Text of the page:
Another novel that is part of my small reading project with books inspired by Icelandic sagas, and one I probably would have liked considerably more if I had not read it directly after William T. Vollmann’s awe-inspiring Ice-Shirt. It still was a decent read, and I guess it helped that it was by far the slimmest volume so far.
One surprising but very enlightening side effect of this project is that by reading (more or less) in a row several novels tackling the same historical period, you get a very clear image of the differing ways in which they approach that period and mold it into an artistic form – it’s almost like a small encyclopedia of the historical novel. While William Vollmann’s The Ice-Shirt attempted to merge an authentic reconstruction with a contemporary perspective in a unique blend of fiction and non-fiction, George Mackay Brown places his emphasis firmly on the contemporary – Vinland is a novel that does not describe history for its own sake but uses it as an allegory for the present (much like many Science Fiction novels do, which makes me wonder if that might not point towards a more profound affinity between the two genres – something to keep in mind for further reading).
Vinland is partially based on the same Vinland sagas William T. Vollmann used, but mostly draws from the Orkneyinga saga, the “History of the Earls of Orkney”. In the novel Brown, who himself lived for most of his life on the Orkney Isles, tells the story of Orkney-born Ranald Sigmundson (a character who, as far as I can tell, is not in the sagas but who Brown made up for this novel) from his childhood to his death. This life story starts out very eventful – as a boy, Ranald finds himself part of Leif Erikson’s expedition to Vinland, encounters the natives there, then travels to the court of the Norwegian king and takes part in the battle of Clontarf. Up to this point, the novel is everything you would expect a novel about Vikings to be, with lots of adventure, exhilarating sea travels, glorious battles. But then Ranald’s grandfather dies, and thins take an unexpected turn – he returns to Orkney to take over the family farm, and from that day on never leaves again – at first, he still takes some part in politics, but withdraws more and more, and what had started out as a rousing adventure tale ends as a quiet and somewhat melancholy meditation on country life.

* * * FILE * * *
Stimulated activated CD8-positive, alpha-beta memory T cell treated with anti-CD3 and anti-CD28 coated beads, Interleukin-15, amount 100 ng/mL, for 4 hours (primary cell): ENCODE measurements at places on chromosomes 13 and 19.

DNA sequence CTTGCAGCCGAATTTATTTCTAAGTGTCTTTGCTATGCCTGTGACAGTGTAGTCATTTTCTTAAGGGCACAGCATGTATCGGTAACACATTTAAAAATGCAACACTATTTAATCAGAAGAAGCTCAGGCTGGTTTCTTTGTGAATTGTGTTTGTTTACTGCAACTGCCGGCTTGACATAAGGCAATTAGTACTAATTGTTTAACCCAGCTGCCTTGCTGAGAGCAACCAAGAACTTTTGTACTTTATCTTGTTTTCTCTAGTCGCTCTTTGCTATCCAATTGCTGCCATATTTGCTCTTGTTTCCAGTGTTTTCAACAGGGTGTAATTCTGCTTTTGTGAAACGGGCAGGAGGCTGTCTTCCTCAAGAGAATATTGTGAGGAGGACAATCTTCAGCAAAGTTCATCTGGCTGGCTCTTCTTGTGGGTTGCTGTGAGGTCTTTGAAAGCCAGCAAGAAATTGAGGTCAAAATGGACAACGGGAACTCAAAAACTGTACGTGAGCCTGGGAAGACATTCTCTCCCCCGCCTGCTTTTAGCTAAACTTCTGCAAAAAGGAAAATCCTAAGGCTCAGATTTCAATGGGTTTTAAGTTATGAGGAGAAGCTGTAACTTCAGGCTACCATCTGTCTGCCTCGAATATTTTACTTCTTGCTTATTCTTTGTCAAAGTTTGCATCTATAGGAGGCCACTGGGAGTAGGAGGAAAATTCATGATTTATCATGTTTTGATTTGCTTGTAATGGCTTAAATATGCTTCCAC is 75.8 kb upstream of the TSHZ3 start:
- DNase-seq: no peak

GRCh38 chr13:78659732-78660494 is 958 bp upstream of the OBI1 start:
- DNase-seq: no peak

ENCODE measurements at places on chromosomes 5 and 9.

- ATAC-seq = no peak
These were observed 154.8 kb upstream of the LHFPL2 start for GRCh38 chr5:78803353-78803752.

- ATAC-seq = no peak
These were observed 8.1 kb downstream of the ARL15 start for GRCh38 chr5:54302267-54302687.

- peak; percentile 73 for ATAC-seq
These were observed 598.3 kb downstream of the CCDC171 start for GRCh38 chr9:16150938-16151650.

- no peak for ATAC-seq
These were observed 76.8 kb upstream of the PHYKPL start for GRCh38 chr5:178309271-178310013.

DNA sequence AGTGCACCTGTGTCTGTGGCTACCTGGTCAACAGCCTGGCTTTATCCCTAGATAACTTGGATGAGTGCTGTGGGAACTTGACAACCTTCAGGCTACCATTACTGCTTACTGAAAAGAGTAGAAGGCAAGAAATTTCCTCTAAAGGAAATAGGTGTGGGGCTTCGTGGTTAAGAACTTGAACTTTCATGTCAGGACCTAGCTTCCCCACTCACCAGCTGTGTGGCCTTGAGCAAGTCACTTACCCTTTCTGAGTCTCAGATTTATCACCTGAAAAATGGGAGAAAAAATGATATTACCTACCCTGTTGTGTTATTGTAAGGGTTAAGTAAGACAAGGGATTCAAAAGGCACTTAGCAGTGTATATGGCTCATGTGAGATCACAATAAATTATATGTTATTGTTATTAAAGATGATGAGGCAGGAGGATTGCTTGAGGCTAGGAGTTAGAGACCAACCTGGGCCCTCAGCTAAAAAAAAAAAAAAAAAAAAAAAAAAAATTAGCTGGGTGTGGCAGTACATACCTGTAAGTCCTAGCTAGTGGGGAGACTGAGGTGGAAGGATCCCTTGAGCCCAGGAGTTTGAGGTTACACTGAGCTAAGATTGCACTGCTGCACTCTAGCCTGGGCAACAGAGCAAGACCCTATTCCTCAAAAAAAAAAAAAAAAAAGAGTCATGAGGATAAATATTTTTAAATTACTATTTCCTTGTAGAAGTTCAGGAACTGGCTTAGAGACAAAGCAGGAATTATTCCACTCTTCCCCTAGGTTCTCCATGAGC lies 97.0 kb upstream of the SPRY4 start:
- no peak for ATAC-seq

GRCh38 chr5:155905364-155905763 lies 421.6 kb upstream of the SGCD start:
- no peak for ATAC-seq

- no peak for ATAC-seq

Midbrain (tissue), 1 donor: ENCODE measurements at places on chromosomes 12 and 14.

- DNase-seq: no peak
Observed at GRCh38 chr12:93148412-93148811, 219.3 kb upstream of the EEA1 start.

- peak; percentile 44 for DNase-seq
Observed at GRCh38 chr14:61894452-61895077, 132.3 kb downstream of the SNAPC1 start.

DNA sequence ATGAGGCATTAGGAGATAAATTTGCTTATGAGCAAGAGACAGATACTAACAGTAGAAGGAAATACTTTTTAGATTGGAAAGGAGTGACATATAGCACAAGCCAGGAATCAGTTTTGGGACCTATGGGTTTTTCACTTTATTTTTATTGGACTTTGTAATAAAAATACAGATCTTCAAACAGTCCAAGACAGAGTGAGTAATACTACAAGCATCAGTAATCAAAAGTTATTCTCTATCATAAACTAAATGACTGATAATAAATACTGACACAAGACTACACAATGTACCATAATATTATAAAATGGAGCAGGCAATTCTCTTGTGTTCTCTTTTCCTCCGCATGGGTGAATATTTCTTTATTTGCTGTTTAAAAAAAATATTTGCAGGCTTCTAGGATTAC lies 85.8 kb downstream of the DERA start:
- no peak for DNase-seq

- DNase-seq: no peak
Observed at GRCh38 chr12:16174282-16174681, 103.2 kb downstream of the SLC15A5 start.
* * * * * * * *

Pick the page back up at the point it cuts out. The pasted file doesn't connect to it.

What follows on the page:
Brown eradicates all supernatural elements from the sagas and fills his tale out with small details of medieval everyday life and a realistic psychology for his characters. But in spite of that, and in spite of Vinland following the Orcadian power struggles of the time in some detail and its inclusion of several highly atmospheric set pieces, it is quite obvious that the novel is not really trying to paint a portrait of the past. Instead (and I do admit being somewhat annoyed at this, perhaps unjustly so), Brown keeps throwing analogies to the present at the reader – when, for example, Ranald becomes increasingly disgusted with petty politics and power games and the wars they tend to result in, this is clearly a present-day comment on present-day events even if they come dressed up in a historical costume. Which might not even be necessarily a bad thing, but is done so blatantly and heavy-handedly here that it drew several groans and repeated eye-rolling from me. Also, Brown falls occasionally short of of the state of current debates – a novel published in 1992 really should know better than to describe the natives of Vinland as noble savages who practice a harmony with nature that has supposedly been lost to Western civilization. (And if you’re now wondering what’s so civilized about the Vikings – so did I.)
In spite of all this, I still ended up enjoying Vinland, and this was solely due to the writing which is hauntingly beautiful – the prose, emulating the style of the sagas, appears very simple, almost simplistic on first sight, but develops a flowing, lilting rhythm over time that gently draws the reader in, almost without them noticing, and suddenly you find vivid, entrancing pictures being conjured in front of your eyes by the text. It is all very quiet and unassuming and has an increasingly melancholy air about it the farther the novel progresses. Vinland might be (especially if compared to Vollmann’s wild, sprawling, avant-garde extravaganza of a novel) craftsmanship rather than art, but there is a certain dignity in its very simplicity that I found very calming, and Brown’s prose is gorgeous.
(This post is part of my Iceland and Beyond reading project.)